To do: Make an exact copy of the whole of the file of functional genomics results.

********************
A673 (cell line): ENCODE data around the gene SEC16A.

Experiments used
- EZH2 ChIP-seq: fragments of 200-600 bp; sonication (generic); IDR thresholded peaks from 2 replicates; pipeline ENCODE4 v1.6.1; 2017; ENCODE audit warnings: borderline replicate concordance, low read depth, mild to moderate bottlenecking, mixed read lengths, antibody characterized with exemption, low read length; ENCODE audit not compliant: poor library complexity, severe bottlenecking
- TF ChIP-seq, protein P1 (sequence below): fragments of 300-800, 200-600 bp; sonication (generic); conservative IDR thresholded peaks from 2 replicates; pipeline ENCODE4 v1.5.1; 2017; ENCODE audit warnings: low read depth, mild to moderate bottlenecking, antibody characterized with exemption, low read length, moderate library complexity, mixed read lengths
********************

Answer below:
A673 (cell line): ENCODE data around the gene SEC16A.

Experiments used
- EZH2 ChIP-seq: fragments of 200-600 bp; sonication (generic); IDR thresholded peaks from 2 replicates; pipeline ENCODE4 v1.6.1; 2017; ENCODE audit warnings: borderline replicate concordance, low read depth, mild to moderate bottlenecking, mixed read lengths, antibody characterized with exemption, low read length; ENCODE audit not compliant: poor library complexity, severe bottlenecking
- TF ChIP-seq, protein P1 (sequence below): fragments of 300-800, 200-600 bp; sonication (generic); conservative IDR thresholded peaks from 2 replicates; pipeline ENCODE4 v1.5.1; 2017; ENCODE audit warnings: low read depth, mild to moderate bottlenecking, antibody characterized with exemption, low read length, moderate library complexity, mixed read lengths